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Thursday, May 23, 2024
The Observer

Jordan Hall observatory facilitates student research, discovery

The observatory on top of the Jordan Hall of Science.

The Jordan Hall of Science houses an observatory that enables Notre Dame students to view celestial bodies, including undiscovered planets.

McKenna Leichty, a physics major, accidentally uncovered the existence of a planet in the constellation Auriga while using the observatory’s Sarah L. Krizmanich Telescope, nicknamed the “Kriz.” She made the discovery while gathering data on an eclipsing polar — an eclipse in which a secondary star passes over a white dwarf.

When Leichty found a large error in her calculations to predict the next eclipse, she knew something was off. 

“We found this 52nd deviation,” Leichty said. “And we were like, 'What is that? Is there something wrong with the Kriz?' ... But it turns out other people also measured the same thing.”

Using an equation found in an obscure paper, Leichty said she determined that the error of her first calculation implies that there's a “third body” in the system — an entirely new planet candidate. Leichty will soon finalize her research on the planet candidate and publish a paper on her findings. 

The observatory that enabled Leichty’s research was constructed in 2013 through a donation from Thomas and Amy Krizmanich. The observatory itself contains the Sarah L. Krizmanich Telescope, which is named after the donors’ daughter.

While Jordan Hall houses other smaller telescopes, the Kriz is special because it enables individuals to see celestial bodies that the smaller ones cannot see.

“This telescope can see fainter things than those smaller scopes, [such as] quasars that [date] halfway back to the Big Bang,” said Peter Garnavich, a professor in the physics and astronomy department.

The observatory is primarily used by Notre Dame students enrolled in physics classes that require studying the night sky. The observatory is open to students taking two such courses, Descriptive Astronomy and Elementary Cosmology, two hours Sunday through Thursday. The times when these students can access the observatory vary depending on the season.

At the beginning of the school year, the observatory is open from 9 p.m. to 11 p.m. Currently, the observatory is open earlier — 7 p.m. to 9 p.m. as the sky gets dark earlier.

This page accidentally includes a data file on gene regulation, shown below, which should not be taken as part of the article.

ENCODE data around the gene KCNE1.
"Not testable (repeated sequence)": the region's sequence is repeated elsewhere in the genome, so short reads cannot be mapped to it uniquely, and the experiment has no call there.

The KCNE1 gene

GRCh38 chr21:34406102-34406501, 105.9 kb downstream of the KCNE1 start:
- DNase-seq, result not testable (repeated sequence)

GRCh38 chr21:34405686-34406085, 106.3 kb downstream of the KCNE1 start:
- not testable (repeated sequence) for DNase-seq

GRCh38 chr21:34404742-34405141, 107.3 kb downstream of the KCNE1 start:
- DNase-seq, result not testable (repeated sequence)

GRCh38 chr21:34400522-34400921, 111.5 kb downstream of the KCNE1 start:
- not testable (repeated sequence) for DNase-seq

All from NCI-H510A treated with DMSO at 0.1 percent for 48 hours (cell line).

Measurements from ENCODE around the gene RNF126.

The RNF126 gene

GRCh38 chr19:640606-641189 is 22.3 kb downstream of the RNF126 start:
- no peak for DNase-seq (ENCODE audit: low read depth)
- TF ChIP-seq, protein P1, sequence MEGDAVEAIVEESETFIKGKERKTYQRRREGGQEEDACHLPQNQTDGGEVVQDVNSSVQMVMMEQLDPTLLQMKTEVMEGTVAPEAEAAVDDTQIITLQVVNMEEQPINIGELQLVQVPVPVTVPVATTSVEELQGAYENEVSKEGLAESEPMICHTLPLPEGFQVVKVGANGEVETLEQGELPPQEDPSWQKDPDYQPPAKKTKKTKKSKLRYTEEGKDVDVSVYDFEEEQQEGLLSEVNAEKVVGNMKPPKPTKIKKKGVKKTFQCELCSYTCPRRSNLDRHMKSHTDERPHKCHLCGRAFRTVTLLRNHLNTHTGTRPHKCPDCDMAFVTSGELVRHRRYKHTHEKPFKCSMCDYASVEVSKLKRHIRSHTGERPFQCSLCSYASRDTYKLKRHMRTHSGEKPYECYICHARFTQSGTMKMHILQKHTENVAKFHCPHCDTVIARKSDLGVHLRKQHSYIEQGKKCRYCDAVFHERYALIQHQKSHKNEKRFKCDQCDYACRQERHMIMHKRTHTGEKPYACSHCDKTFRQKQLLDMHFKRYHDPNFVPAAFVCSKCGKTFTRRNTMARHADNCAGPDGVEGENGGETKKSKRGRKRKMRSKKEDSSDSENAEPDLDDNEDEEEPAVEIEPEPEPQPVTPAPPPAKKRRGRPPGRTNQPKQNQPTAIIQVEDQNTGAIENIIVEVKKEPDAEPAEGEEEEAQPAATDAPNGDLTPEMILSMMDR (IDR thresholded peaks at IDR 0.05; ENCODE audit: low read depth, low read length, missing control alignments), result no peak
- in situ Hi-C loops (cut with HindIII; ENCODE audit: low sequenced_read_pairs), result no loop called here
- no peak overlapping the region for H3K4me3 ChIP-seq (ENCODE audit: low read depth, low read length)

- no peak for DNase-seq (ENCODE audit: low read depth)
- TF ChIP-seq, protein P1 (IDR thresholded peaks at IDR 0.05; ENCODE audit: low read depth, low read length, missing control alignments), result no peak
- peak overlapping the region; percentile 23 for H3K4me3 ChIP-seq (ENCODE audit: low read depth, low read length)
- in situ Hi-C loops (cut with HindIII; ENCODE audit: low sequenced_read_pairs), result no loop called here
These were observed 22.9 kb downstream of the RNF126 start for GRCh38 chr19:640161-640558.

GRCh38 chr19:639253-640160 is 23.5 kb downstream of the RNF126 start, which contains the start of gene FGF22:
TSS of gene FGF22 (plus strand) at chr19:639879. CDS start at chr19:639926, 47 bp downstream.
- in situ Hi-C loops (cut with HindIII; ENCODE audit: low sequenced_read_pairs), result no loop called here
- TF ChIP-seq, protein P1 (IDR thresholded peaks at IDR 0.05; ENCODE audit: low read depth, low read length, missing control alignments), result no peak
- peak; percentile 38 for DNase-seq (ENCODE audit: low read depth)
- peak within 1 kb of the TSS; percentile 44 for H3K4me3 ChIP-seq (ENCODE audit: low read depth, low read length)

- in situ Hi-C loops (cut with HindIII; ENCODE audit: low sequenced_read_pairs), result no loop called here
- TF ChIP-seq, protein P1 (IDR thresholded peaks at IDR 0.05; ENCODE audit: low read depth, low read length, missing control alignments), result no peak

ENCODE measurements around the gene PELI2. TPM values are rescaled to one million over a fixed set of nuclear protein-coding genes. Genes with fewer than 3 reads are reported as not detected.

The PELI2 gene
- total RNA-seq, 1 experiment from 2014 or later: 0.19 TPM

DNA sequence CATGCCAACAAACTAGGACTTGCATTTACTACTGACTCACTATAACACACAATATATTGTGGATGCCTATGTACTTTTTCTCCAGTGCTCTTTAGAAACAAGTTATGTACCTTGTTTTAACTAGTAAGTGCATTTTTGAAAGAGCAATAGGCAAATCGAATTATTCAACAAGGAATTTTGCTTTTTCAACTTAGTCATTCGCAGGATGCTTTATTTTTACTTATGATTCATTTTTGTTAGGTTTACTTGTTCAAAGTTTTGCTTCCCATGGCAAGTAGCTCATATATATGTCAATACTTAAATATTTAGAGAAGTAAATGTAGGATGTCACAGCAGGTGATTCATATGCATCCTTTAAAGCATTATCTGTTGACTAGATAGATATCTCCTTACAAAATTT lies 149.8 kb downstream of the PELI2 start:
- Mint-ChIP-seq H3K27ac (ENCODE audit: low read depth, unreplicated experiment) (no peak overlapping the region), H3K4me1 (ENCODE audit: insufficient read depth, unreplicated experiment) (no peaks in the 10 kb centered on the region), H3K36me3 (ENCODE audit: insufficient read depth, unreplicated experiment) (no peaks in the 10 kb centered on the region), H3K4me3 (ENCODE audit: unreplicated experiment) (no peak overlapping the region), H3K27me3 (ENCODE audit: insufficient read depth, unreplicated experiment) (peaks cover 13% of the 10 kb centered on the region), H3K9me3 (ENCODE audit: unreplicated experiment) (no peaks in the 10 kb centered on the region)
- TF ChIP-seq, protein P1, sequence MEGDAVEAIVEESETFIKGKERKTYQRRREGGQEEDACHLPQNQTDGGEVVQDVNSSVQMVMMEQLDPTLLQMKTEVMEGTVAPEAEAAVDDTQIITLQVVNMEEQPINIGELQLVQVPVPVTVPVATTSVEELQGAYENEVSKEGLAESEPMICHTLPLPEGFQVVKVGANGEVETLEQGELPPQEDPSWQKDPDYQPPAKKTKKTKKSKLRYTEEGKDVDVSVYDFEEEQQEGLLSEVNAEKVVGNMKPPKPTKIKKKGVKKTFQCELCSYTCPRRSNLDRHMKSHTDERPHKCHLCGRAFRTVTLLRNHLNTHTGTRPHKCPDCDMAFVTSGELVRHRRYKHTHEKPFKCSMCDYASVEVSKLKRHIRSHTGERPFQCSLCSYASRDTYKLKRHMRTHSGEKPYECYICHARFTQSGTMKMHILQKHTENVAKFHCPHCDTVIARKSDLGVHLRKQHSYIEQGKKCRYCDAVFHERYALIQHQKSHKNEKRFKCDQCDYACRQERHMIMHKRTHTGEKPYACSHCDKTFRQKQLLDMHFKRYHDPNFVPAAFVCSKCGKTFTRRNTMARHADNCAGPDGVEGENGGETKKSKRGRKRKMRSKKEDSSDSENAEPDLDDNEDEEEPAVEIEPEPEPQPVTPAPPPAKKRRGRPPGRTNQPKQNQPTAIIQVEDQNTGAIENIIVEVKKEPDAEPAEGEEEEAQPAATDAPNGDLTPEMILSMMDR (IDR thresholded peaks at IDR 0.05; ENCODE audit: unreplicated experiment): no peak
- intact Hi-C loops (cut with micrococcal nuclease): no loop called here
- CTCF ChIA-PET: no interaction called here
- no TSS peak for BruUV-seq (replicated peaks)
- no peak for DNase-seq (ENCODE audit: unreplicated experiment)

In addition to use of the Kriz for class projects, physics majors such as Leichty wield the Kriz to conduct their research.

Another physics major, Anousha Greiveldinger, reclassified a cataclysmic variable star using her observations from the Kriz. For decades the star V844 Herculis was classified as a “dwarf nova,” a star that accretes gas from a disk donated by its companion, until Greiveldinger studied it.

“What Anousha and collaborators discovered is that the compact star appears to have a strong magnetic field that grabs the gas and funnels it directly onto the magnetic poles of the star,” Garnavich wrote in an email. “This is a different classification called an ‘intermediate polar.’”

Greiveldinger and collaborators subsequently wrote and published a paperbased on her findings, reclassifying the star.

Though the observatory is mainly restricted to students in certain courses, there are instances when it is open to the public. Viewing events are occasionally held during special astrological occurrences. Recently, Jordan Hall held two events: a stargazing night for faculty and their families and a public viewing of lunar eclipse. There are plans underway for Jordan Hall to hold another such viewing in April to observe the forthcoming solar eclipse.

“As researchers, we just find lots of things spectacular,” Garnavich said. “Looking at the stars, and [observing] the physics of what’s going on [is] pretty exciting.”